In a widely followed U.S. Tax Court case on micro captives, the U.S. Tax Court, on August 21, 2017, decided in a lengthy decision two companion cases, Avrahami v. Commissioner and Feedback Insurance Company, Ltd., v. Commissioner, 149 T.C. No. 7, which involved various issues surrounding the formation and operation of a captive insurance company in Saint Kitts that made elections under Internal Revenue Code (IRC) sections 953(d) (i.e., to be treated as a domestic insurance company) and 831(b) (i.e., to be taxed as a small insurance company, which, for the years at issue, would not be taxable on underwriting income if premiums in general were less than $1,200,000). The cases involved issues relating to whether the premiums paid by various entities owned by the Avrahamis were deductible under IRC Section 162, whether Feedback should be treated as a bona fide insurance company for federal income tax purposes, the characterization of certain distributions from Feedback to Mrs. Avrahami, and, among other things, the imposition of certain penalties.
The Avrahamis argued (1) that Feedback is a valid insurance company that qualified for, and properly elected to be taxed under, Section 831(b), (2) all of its policies covered insurable risks, (3) premiums were actuarially determined, and (4) the captive distributed risk. However, the Internal Revenue Service (IRS) argued that the intent of the micro captive was to provide tax deductions under Section 831(b) of the Internal Revenue Code and lacked insurance risk, and that risk was not shifted to the captive. The Court’s analysis included:
- Whether there was adequate risk distribution;
- Whether Feedback adhered to various regulatory requirements in its domicile;
- If the policies written could be characterized as bona fide insurance for federal income tax purposes;
- Whether the process utilized by the actuary in determining the pricing of the policies issued by Feedback was proper and adequate;
- The nature, type and structure of the coverages being pooled under the pooling agreement that had been entered into by Feedback, and as such, the efficacy of the pooling agreement;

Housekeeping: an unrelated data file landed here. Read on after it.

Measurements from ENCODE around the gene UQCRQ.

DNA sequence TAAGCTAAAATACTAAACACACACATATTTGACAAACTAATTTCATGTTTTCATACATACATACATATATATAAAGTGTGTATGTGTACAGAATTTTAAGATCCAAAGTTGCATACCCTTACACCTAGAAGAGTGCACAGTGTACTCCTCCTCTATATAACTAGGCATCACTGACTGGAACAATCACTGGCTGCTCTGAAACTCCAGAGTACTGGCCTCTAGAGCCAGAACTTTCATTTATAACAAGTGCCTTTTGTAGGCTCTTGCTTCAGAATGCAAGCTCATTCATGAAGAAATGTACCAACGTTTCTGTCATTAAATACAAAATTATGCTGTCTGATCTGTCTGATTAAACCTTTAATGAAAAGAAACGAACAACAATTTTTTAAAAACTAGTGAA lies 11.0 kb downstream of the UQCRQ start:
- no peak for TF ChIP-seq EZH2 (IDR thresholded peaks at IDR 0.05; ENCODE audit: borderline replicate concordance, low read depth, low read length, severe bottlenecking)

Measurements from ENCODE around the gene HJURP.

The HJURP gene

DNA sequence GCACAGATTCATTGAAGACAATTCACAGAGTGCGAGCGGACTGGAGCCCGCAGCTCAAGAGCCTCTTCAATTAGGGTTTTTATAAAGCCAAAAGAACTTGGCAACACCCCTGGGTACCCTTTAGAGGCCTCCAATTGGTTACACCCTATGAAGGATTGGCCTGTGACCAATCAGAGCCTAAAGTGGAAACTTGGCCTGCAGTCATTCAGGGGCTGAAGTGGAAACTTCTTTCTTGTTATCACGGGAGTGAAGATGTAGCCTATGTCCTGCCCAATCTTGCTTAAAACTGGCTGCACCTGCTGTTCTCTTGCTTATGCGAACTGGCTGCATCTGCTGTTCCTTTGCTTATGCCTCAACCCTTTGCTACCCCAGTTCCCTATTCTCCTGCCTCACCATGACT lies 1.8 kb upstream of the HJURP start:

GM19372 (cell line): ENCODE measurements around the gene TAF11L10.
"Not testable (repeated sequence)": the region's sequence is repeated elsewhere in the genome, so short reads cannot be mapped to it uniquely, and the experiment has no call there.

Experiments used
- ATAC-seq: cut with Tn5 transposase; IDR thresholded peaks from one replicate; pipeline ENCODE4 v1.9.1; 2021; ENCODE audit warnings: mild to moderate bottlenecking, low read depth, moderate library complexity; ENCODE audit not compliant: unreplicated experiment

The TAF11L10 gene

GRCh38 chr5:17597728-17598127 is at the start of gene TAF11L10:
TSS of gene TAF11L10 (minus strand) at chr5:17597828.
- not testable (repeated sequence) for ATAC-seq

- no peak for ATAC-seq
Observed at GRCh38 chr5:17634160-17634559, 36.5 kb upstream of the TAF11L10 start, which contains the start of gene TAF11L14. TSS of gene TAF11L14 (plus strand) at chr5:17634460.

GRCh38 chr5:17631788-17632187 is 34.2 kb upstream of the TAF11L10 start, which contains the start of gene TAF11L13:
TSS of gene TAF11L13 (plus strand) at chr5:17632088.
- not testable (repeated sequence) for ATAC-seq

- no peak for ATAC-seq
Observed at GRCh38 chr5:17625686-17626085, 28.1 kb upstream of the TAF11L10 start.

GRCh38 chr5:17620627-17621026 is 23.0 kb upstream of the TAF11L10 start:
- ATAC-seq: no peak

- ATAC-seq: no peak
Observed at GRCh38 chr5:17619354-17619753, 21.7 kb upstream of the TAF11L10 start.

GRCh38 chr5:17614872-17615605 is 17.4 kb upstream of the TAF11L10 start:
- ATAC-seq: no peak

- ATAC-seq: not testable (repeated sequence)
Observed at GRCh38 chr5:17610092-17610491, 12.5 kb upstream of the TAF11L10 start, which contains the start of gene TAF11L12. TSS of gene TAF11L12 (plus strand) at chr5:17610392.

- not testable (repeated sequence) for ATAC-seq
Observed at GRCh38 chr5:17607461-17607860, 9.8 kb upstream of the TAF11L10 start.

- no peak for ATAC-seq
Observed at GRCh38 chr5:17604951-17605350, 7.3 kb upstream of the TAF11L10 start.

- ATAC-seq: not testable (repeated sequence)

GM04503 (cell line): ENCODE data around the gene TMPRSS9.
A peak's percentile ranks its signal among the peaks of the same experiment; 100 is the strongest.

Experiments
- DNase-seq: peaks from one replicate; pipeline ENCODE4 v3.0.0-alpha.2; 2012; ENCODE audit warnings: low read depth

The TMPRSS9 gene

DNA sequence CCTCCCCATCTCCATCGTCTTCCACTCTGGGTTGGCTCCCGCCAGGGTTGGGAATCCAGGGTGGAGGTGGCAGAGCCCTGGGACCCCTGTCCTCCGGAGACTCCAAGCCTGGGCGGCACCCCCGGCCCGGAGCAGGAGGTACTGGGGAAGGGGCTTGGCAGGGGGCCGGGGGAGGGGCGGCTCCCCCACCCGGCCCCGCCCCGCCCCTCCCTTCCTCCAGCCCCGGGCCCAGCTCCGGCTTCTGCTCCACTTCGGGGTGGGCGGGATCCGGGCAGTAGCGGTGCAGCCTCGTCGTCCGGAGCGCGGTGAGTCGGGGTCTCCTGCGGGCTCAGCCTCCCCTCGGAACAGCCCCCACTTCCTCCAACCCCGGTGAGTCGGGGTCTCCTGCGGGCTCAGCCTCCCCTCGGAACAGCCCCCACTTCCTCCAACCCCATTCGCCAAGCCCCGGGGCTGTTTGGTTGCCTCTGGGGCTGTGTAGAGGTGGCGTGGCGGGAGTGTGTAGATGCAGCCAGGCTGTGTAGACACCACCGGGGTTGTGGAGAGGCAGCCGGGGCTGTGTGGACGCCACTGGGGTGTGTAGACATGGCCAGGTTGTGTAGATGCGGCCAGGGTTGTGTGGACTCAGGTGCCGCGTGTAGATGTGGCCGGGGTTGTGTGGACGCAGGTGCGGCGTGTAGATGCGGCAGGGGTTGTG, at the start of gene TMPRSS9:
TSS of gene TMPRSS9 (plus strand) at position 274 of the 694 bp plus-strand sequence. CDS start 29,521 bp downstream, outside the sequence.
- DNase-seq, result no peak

- A review of claims history and a concern that no claims were made on any of the Feedback policies until the IRS began an audit of the Avrahamis and their various entities’ returns;
- An analysis of Feedback’s accumulated surplus much of which had been transferred back to the Avrahamis, as loans, loan repayments or distributions.
In its ruling, the Tax Court backed the IRS’s decision to deny Benyamin and Orna Avrahami access to the Internal Revenue Code Section 831(b) election for certain financial years, finding that certain amounts paid by Feedback were not insurance premiums for federal income tax purposes. In addition, the Tax Court found that:
- Feedback’s risk exposures fell short of meeting the threshold for insurable risk, according to Judge Holmes. He ruled: “While we recognize that Feedback is a micro captive and must operate on a smaller scale than [other insurance companies the Tax Court has examined], we can’t find that it covered a sufficient number of risk exposures to achieve risk distribution merely through its affiliated entities.” The judge’s holding is novel in light of earlier cases and even IRS guidance, which until now had always focused on the number of related companies that are insured; with this case there appears to be the added need to drill further down and quantify a much larger quantum of ultimate risk exposures.
- The pooling entity was not a bona fide insurance company, and that the captive did not operate like an insurance company because it issued policies with unclear and contradictory terms, had insufficient assets with which to pay claims, charged wholly unreasonable and seemingly indefensible premiums at times 80 times the cost of what the court considered comparable premiums and the circular flow of funds including the loan back of reserves and illiquid investments.
As a result, premiums were not deductible, the insurance company would have been subject to tax on its income and the distributions were characterized as dividends from Feedback taxed as ordinary income and not at the more favorable rate applicable to dividends paid by US corporations to individuals.